Learn more about managing traumatic wounds

  • People living with chronic edema and VLUs want to engage fully in everyday activities - without feeling uncomfortable or self-conscious about what’s on their legs and feet. 3M can help manage challenges related to VLUs.

    Learn more about managing venous leg ulcers

images left to right show: a pressure injury on adult heel, transparent film dressing on an infant hand, a patient with venous leg ulcer, a patient with diabetic foot ulcer.

Need help finding a wound care solution
in the care for your patients? 

The 3M Wound Therapy Guide can help assist you in selecting a wound care solution for your patient based on the attributes and treatment objectives you choose. This guide is intended for use by clinicians in the United States for outpatient care.*

You may also view all treatment approaches without specific recommendations.

View References

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NOTE: Specific indications, warning, precautions and safety information exist for all 3M products and therapies. Prior to use of any medical device, it is important for
the provider to consult the treating physician and read and understand all Instructions for Use, including Safety Information, Application Instructions, and Therapy
Device Instructions.

*Wound care product options are generated based on the application, preferences and wound characteristics selected. Other 3M products may also be suitable/available. It is
up to each clinician to assess whether any product will meet their wound care objectives. Any product identified through this guide is not intended to promote compatibility or
convey combined use unless expressly indicated, or intended to substitute for clinicians’ clinical judgment.

3M does not make any claims that its products prevent, treat, or reduce the incidence of infection. For specific 3M products, please refer to the Instructions for Use.

Selection aid results to be used in conjunction with good clinical practice; utilize appropriate debridement and/or antibiotics where necessary. Untreated osteomyelitis
is contraindicated for use with 3M™ V.A.C.® Therapy. 3M™ Cavilon™ Advanced Skin Protectant is compatible with 3M acrylic negative pressure drapes.

1. Reproduced from WoundSource ( © 2021 HMP Global, Inc. Used with permission.
2. Reproduced from Scottsdale Wound Management Guide ( © 2021 HMP Global, Inc. Used with permission.

© 2023 3M. All rights reserved. 3M and the other marks shown are marks and/or registered marks. Unauthorized use prohibited.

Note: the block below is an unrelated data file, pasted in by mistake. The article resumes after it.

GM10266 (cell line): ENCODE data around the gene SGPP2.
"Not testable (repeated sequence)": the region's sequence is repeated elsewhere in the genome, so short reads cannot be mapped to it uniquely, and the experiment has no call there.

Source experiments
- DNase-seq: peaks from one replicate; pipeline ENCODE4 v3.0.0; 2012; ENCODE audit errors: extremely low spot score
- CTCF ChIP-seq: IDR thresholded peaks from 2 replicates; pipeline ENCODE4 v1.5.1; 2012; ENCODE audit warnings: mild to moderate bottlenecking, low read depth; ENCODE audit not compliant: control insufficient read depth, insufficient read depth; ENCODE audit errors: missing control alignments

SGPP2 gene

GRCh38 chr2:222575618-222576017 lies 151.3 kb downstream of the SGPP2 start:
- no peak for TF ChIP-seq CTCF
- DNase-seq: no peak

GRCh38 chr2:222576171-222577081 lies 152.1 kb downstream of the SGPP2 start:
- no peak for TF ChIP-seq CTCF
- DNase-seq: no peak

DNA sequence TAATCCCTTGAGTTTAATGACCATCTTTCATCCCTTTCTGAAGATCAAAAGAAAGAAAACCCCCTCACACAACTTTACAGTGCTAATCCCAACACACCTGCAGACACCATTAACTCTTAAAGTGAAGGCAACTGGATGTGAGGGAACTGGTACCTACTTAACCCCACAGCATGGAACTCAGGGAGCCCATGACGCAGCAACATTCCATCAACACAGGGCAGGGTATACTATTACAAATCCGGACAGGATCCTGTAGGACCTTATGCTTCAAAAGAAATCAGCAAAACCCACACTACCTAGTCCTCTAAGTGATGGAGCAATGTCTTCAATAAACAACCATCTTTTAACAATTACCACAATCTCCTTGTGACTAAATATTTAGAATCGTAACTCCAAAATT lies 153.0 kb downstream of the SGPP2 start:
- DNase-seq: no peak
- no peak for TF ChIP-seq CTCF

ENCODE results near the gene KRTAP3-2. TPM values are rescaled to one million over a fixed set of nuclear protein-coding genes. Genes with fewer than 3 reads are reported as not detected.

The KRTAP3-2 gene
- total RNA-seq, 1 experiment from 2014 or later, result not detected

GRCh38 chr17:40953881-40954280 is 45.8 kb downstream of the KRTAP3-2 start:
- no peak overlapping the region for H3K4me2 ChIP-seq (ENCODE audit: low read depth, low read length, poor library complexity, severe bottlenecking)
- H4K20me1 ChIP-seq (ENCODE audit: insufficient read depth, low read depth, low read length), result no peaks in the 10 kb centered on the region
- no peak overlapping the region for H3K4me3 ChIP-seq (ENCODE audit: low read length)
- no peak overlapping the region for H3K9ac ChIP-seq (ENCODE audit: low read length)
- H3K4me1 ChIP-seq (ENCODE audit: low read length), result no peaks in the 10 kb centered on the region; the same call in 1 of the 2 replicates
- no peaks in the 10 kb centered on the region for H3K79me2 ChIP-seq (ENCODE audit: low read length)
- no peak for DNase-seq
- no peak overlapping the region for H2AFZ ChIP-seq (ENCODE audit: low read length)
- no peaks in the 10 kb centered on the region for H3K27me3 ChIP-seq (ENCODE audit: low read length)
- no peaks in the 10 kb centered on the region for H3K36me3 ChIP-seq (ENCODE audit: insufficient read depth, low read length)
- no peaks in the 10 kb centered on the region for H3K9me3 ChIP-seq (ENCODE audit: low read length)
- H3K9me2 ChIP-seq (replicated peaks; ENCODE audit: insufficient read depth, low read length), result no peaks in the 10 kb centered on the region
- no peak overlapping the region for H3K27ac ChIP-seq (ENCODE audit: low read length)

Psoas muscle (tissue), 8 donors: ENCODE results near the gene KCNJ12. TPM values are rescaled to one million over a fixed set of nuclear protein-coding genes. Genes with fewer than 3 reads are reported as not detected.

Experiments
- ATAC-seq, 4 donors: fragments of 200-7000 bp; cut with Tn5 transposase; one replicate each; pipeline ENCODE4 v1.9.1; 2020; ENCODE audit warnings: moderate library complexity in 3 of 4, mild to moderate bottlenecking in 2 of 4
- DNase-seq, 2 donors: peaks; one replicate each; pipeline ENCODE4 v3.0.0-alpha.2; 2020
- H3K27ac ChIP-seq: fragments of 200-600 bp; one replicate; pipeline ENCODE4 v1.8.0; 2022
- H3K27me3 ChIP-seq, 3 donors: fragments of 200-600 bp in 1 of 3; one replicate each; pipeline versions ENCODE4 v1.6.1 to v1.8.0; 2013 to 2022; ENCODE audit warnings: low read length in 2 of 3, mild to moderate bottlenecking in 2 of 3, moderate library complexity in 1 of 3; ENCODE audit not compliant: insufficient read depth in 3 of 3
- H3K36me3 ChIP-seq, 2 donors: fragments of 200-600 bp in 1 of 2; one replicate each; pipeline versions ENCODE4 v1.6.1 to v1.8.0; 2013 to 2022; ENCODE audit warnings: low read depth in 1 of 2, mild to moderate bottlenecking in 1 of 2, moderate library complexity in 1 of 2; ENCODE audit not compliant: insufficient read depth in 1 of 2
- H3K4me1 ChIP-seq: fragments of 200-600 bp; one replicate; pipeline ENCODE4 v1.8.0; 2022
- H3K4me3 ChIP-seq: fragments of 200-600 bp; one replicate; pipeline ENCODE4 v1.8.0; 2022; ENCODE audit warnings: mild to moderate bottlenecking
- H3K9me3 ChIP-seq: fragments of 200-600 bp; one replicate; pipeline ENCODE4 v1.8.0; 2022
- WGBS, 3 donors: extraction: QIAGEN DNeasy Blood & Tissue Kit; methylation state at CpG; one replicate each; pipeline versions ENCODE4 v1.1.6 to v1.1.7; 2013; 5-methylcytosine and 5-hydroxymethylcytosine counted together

Looking for more information?
  • 3M is committed to providing customer service, including product reimbursement education and resources, to clinical providers and healthcare facilities that use qualified 3M products.

  • We are here to help! Get in touch with our customer support team for advice about our products and how to use them.

  • View our advanced wound products and NPWT product portfolio and browse our product catalog.

  • Find Instructions for Use (IFU) to easily access documents for specific 3M Health Care products.

  • References

    1. Moffatt C. International consensus: best practice for the management of lymphoedema. International Consensus: Best Practice for the Management of Lymphoedema. 2006.

    2. Glover D. Best Practice for the Management of Lymphoedema - 2nd edition: Compression Therapy: A position document on compression bandaging. International Lymphoedema Framework. 2012

    3. Mosti G, Crespi A, Mattaliano V. Comparison Between a New, Two-component Compression System with Zinc Paste Bandages for Leg Ulcers Healing: A Prospective, Multicenter, Randomized, Controlled Trial Monitoring Sub-bandage Pressures. Wounds. 2011; 23(5): 126–134.

    4. Moffatt C, Edwards L, Collier M, et al. A randomized controlled 8-week crossover clinical evaluation of the 3M™ Coban™ 2 Layer Compression System versus Profore™ to evaluate product performance in patients with venous leg ulcers. Int Wound J. 2008; 5(2); 267–279

    5. Bianchi, J. A. N. I. C. E. (2012). Protecting the integrity of the periwound skin. Wound Essentials, 7(1), 58–64.

    6. Brennan, Mary R.; Milne, Catherine T.; Agrell-Kann, Marie; Ekholm, Bruce P. Clinical Evaluation of a Skin Protectant for the Management of Incontinence Associated Dermatitis: An Open-Label, Nonrandomized, Prospective Study. J of Wound, Ostomy & Continence Nursing. 2017. 44(2):172-180.

    7. 3M Data on File. EM-05-013924, EM-05-305812.

    8. Moffatt C.J., Franks P.J., Hardy D., Lewis M., Feldman J.L. A preliminary randomized controlled study to determine the application frequency of a new lymphoedema bandaging system. British Journal of Dermatology. 2012; 166. 624-632.